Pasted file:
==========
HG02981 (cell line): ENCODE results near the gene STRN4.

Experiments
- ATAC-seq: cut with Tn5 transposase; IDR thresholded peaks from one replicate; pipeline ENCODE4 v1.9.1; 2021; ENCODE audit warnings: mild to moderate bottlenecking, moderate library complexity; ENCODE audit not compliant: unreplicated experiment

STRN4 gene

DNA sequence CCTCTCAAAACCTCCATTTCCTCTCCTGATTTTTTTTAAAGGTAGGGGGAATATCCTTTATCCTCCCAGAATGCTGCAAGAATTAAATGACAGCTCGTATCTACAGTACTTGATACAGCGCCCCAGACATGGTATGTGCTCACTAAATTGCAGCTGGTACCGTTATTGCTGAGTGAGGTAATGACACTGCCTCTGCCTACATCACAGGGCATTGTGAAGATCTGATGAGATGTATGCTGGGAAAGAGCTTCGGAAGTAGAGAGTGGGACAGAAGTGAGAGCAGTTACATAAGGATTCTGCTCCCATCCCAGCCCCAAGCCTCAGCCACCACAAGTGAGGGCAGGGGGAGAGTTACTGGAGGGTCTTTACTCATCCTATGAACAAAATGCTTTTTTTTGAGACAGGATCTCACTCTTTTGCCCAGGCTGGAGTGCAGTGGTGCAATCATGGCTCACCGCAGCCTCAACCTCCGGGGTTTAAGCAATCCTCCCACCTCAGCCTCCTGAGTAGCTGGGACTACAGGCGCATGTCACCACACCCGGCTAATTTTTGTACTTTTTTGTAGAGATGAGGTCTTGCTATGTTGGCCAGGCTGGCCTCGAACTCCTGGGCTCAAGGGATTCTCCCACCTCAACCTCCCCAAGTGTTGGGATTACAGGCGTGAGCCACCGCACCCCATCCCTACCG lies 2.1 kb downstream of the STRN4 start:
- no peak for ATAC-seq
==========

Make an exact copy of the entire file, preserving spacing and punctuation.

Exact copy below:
HG02981 (cell line): ENCODE results near the gene STRN4.

Experiments
- ATAC-seq: cut with Tn5 transposase; IDR thresholded peaks from one replicate; pipeline ENCODE4 v1.9.1; 2021; ENCODE audit warnings: mild to moderate bottlenecking, moderate library complexity; ENCODE audit not compliant: unreplicated experiment

STRN4 gene

DNA sequence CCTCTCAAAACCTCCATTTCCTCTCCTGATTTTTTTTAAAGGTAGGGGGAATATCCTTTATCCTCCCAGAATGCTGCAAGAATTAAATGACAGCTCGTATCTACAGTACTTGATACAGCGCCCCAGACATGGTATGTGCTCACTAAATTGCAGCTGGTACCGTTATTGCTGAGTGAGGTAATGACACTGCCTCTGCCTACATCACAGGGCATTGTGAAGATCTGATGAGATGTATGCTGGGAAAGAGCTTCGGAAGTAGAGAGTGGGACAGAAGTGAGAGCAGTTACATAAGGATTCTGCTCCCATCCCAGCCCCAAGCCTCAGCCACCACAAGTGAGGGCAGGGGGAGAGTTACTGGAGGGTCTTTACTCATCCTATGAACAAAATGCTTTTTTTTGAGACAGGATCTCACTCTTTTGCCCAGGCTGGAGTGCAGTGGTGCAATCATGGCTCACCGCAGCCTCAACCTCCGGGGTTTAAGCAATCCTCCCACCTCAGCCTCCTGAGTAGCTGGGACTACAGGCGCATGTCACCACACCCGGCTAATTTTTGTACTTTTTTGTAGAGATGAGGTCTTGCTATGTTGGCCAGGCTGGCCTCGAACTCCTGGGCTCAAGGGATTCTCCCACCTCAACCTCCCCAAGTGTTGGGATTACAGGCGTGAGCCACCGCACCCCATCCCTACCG lies 2.1 kb downstream of the STRN4 start:
- no peak for ATAC-seq